Healthier Homemade Granola

Healthier Homemade Granola on The Creekside CookMaking granola, like making yogurt or tofu, was practically required for the Mother Earth News reading, funny cigarette smoking, barefoot live off the land types that we once were. I never bought granola back then, mostly because it was more expensive than making your own. Even the stuff in the co-op or health food store didn’t compare in either price or flavor to what I could make myself.

Unfortunately, my old recipe had an unbelievable amount of oil, making it very high in fat, and as we get older, we don’t burn off fat as well as we once did, so I stopped making it. I tried a couple different store bought low fat kinds but they mostly tasted like cinnamon infused cardboard. Reading the ingredient list is even less appetizing. Even if you had a wicked case of the munchies, you don’t want to eat that junk.

Then I ran across Nigella Lawson’s recipe which uses applesauce instead of quite so much oil, lowering the fat content somewhat and still tasting amazing.

I have to admit that I am not always so crazy about the results of substituting applesauce for fat in recipes – I understand wanting to find an easier-on-the-hips way to make brownies or what have you, but I am rarely a fan of the result. In this case though, I actually think it tastes better and I can’t imagine going back to my old recipe.

And now, there are so many more easily accessible ingredients for granola making – I used a mixture of rolled oats, barley flakes and wheat flakes, as well as adding some quinoa flakes for the increased protein. Quinoa flakes have a bit of a vegetable-y quality about them normally, but in here they just kind of disappear into the mix so that you can’t really taste it much, but you still get that all important protein boost at breakfast time.

I added some of my favorite seeds too – golden flax, chia and sesame – each brings a unique bit of nutrition, fiber and flavor along. Coconut oil and unsweetened coconut chips both get added in for flavor and because they are good for you.

Use whatever dried fruit you enjoy, keeping mind that dried fruit is pretty high in sugars, albeit natural ones, but that they also add to the fiber count, not to mention a huge flavor boost and a little additional sweetness.ingredients being added to the granolaI’ll admit, this takes a little more effort than opening a box from the supermarket, but I think you will agree that the result will be worth the bother. So, we better get going!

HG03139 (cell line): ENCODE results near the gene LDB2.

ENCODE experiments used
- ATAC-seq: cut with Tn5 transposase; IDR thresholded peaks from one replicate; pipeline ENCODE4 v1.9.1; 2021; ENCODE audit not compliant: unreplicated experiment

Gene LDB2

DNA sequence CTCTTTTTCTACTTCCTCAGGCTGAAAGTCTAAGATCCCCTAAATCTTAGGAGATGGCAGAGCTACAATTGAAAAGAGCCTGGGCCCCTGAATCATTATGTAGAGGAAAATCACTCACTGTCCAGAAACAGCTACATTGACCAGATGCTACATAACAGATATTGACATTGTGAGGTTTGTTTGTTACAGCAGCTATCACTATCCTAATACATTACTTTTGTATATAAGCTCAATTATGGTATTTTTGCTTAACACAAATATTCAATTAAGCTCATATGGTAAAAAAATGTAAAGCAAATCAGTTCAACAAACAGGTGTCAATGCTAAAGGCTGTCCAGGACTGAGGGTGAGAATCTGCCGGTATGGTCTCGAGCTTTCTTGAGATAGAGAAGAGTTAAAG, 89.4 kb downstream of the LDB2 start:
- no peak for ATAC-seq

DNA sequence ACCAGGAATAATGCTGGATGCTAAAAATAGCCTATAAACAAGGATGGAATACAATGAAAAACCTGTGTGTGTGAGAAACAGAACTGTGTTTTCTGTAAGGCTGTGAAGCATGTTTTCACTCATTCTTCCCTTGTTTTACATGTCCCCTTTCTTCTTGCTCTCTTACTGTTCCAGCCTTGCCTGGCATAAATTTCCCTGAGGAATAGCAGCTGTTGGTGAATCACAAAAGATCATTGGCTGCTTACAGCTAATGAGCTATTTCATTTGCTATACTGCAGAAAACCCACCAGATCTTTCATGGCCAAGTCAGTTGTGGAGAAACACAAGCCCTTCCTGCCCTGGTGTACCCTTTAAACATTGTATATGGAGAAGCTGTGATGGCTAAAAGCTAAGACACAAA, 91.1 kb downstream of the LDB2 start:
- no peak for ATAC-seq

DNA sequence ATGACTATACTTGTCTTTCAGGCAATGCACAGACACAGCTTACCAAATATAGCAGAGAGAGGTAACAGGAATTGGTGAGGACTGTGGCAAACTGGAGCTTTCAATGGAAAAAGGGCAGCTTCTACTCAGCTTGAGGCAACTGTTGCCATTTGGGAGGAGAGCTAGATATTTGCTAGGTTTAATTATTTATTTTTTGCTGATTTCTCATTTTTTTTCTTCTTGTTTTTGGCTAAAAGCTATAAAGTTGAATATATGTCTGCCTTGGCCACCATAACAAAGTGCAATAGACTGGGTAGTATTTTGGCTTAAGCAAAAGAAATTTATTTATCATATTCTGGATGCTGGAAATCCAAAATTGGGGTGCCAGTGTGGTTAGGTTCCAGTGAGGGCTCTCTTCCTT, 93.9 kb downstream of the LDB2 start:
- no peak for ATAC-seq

Healthier Homemade Granola
Recipe type: Breakfast / Grains
Prep time: 
Cook time: 
Total time: 
  • 6 cups cereal grains [any combo of oats, wheat or barley]
  • 2 cups quinoa flakes
  • 2 cups coconut flakes
  • 1 cups sliced raw almonds
  • 1 cup coarsely chopped raw pecans
  • 1 cup coarsely chopped blanched hazelnuts
  • ½ cup sesame seeds
  • ½ cup flax seeds
  • ½ cup chia seeds
  • 1 & ⅓ cups unsweetened apple sauce
  • ½ cup honey [vegan option - use agave]
  • ½ cup maple syrup
  • ¼ cup coconut oil
  • 2 tablespoon pure vanilla extract
  • 1 teaspoon salt
  • 2 teaspoons ground cinnamon
  • 1 teaspoon ground ginger
  • 2 -3 cups dried fruit of your choice [raisins, apricots, sour cherries, apples, plums, etc], chopped if needed
  1. Preheat the oven to 300º and line two large, heavy baking sheets [18 x 13 inch] with parchment paper.
  2. In a very large bowl, combine the grains, quinoa flakes, coconut flakes, sesame, flax and chia seeds and the nuts. Mix well.
  3. In a medium saucepan, combine the applesauce, honey or agave, maple syrup and coconut oil. Heat until the oil melts.
  4. Whisk in the vanilla, salt, cinnamon and ginger.
  5. Pour half of the applesauce mixture over the grain mixture, and mix to combine.
  6. Add the second half of the applesauce mixture and mix to combine that as well. [it is easier to get the applesauce completely combined if you do in two steps]
  7. Spread the mixture evenly on the two pans - it is going to fill them both right up.
  8. Bake at 300º for a total of 40 to 60 minutes, stirring every 15 minutes or so to break up large pieces and cook evenly.
  9. When it is toasty and evenly cooked, remove to cooling racks.
  10. Immediately, mix half of the fruit into each pan - the residual heat will meld the fruit in without making it get hard.
  11. Once cooled, store in tightly sealed containers - will keep up to a month. you can freeze it to keep longer.

Don’t cook the fruit – just add it after you remove the granola from the oven – it will get melded into the cereal without getting dried out and hard.finished granola
You can enjoy this granola on yogurt, straight out of the container, or my favorite – in a bowl with milk – yum! A copy of Mother Earth News propped up in front of you is optional, but not a bad idea.Bowl of Healthier Homade Granola on The Creekside Cook

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